Learning from the ground up

As a student nurse, especially in first year or on your first placement, it can feel really daunting first stepping onto a ward. I had absolutely no previous experience of working in a hospital and next to no knowledge about what it would really be like when I got there.

What jobs would I be asked to do? Would I be left alone with patients? Would I be administering life support in the first 10 minutes? That sort of thing.

The key thing to keep in mind throughout first Placement, I found, is that this is the first step of the marathon that is your Nursing training. It is true that training goes fast, honestly I can’t believe I’m over halfway through it already! But I wouldn’t be anywhere near as confident in the more complex things I do now, without my basic training in Nursing care.

I completely understand new student nurses’ frustration at the end of a day on placement if you feel you’ve only been doing basic tasks such as bed baths, repositioning or obs all day. It feels like you’re not being taken seriously or even used as free labor, this is not the case.

Nurse_Edith_Cavell_1865-1915;_Brussels_Q70204A new Student Nurse said to me the other day that she relishes these opportunities because this is what the foundation of Nursing is built on.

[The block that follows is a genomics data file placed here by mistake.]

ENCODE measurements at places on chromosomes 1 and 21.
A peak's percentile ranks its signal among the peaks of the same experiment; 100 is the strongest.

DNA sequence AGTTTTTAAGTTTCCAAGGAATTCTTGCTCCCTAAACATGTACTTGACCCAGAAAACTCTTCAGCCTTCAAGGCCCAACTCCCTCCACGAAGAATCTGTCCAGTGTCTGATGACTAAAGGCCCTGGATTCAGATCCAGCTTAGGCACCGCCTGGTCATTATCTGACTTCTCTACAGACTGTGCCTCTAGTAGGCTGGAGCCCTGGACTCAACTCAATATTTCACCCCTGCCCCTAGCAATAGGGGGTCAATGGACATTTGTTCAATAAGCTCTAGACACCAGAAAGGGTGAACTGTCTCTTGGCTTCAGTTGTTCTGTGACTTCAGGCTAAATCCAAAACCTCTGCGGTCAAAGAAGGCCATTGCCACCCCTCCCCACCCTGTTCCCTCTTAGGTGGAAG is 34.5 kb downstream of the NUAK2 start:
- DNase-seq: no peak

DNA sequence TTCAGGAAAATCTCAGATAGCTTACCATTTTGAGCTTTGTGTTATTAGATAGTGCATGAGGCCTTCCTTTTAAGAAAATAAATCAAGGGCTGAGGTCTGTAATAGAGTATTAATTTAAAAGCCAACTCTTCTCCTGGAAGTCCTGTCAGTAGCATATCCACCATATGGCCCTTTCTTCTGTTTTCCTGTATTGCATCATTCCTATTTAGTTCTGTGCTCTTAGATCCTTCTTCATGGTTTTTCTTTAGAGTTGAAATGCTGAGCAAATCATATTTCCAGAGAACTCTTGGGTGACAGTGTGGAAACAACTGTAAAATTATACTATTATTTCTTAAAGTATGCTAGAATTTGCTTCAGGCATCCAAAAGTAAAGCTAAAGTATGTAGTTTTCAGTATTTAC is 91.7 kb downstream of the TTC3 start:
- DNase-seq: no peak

Yes, you do go one to be carrying out complex, intimate and vital tasks supervised by your mentor or other staff members but you have to be realistic about this. To be honest if student nurses were performing high-risk bedside procedures on their first shift – I would be very concerned! I know I wouldn’t of felt confident or ready to be removing chest drains for example when I’d just got into clinical practice. You need to build up to these things.


A well made bed with hospital cornered sheets is a ward’s bread and butter

The basics may seem dull and repetitive but it’s often where you find your stride. When you’re giving a bay of patients their washes, helping them to use the bathroom or commode or just generally being the face they see when they press the
ir call bell, when the time comes for you to change their wound dressing or remove their catheter you are confident in yourself. Getting to know your patient and getting to know yourself and how you act under pressure is key to becoming a more reflective and efficient nurse. And don’t go thinking that this isn’t what nurses do. It is. We do the dirty work because our patients need us to and we care about their well being and I’m very proud of that fact. I’d remake every hospital bed in Manchester if it meant preventing bed sores for our patients!

That said; you shouldn’t be being used as an HCA whilst you’re on placement. Don’t be shy in asking your mentor what learning opportunities there are for you to see that day. Observe as much as you can, be nosey, be bold and ask to go on ward round with the doctors to help you get to know the sorts of conditions that your patients are suffering from. Then, when you or your mentor feel you’re ready. You can step up and know that you can do this; you have the courage and can act in a confident, competent and caring way.